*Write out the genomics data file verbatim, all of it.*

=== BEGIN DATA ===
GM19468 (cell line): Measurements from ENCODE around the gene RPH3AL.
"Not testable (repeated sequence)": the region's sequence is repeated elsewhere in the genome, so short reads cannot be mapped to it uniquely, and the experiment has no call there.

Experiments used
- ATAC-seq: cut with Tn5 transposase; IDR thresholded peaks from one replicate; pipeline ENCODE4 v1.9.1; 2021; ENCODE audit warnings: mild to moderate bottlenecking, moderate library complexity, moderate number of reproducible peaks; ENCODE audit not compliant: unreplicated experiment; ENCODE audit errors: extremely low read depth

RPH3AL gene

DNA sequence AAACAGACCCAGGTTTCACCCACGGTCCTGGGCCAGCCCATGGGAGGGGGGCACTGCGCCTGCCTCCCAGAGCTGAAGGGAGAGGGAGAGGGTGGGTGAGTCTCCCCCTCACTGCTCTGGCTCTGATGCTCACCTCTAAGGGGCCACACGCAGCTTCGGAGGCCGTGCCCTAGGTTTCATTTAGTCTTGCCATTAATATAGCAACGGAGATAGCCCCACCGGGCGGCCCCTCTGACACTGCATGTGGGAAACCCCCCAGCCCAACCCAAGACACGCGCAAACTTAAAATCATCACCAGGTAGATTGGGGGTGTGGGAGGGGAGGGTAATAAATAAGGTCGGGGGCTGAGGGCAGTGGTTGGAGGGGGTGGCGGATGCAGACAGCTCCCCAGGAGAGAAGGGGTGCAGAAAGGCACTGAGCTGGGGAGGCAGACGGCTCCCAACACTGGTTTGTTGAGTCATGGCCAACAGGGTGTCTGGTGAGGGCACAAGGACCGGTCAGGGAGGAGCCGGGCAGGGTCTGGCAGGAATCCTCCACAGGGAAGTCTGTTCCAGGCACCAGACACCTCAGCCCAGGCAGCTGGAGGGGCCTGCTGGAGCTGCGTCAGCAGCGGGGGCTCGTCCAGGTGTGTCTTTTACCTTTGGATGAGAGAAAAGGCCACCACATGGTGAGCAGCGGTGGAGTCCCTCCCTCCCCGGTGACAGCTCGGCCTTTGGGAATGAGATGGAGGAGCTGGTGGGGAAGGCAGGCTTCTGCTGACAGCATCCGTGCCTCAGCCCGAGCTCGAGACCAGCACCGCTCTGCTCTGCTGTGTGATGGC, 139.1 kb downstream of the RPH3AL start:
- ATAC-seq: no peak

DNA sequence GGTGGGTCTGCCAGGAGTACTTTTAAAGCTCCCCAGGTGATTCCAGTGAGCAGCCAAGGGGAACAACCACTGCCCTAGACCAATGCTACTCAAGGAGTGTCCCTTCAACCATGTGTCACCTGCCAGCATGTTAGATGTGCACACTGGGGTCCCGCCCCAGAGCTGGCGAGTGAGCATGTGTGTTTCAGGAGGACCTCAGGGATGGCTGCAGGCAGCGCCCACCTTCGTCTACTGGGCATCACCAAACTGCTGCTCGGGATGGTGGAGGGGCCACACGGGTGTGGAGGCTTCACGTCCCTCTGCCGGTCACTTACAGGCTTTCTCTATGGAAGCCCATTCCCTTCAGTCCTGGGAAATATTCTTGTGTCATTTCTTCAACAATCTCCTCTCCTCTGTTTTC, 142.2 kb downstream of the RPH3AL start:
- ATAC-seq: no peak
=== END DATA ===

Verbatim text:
GM19468 (cell line): Measurements from ENCODE around the gene RPH3AL.
"Not testable (repeated sequence)": the region's sequence is repeated elsewhere in the genome, so short reads cannot be mapped to it uniquely, and the experiment has no call there.

Experiments used
- ATAC-seq: cut with Tn5 transposase; IDR thresholded peaks from one replicate; pipeline ENCODE4 v1.9.1; 2021; ENCODE audit warnings: mild to moderate bottlenecking, moderate library complexity, moderate number of reproducible peaks; ENCODE audit not compliant: unreplicated experiment; ENCODE audit errors: extremely low read depth

RPH3AL gene

DNA sequence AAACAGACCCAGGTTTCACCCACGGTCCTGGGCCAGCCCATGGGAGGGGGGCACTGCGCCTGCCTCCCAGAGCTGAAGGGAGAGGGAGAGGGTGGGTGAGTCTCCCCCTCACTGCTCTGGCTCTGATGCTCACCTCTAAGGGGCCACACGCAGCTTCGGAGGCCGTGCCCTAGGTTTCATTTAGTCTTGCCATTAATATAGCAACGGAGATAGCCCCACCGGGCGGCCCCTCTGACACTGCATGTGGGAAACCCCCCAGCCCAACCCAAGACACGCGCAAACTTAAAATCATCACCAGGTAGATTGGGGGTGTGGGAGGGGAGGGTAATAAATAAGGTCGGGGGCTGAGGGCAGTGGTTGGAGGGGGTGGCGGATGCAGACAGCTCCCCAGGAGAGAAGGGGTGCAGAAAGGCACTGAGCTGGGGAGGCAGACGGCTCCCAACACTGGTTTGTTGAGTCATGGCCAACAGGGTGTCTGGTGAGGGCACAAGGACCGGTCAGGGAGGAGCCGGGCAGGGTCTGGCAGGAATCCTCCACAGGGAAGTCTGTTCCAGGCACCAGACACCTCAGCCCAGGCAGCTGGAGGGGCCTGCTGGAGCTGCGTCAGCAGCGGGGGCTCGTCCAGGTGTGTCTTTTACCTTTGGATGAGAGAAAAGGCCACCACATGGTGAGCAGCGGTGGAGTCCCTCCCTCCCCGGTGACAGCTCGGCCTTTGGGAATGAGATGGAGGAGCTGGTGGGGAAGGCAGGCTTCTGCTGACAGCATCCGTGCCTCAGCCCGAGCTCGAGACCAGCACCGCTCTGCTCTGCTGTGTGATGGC, 139.1 kb downstream of the RPH3AL start:
- ATAC-seq: no peak

DNA sequence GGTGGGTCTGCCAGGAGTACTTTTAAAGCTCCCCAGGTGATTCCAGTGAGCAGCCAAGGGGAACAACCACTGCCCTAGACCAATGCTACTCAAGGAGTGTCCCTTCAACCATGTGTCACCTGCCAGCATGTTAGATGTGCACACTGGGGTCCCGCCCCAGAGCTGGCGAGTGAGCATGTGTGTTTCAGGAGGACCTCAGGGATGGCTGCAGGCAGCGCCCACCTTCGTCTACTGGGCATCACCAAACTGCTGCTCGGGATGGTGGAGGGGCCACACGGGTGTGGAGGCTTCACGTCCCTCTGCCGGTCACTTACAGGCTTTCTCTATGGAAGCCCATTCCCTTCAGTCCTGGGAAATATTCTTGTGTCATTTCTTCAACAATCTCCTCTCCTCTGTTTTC, 142.2 kb downstream of the RPH3AL start:
- ATAC-seq: no peak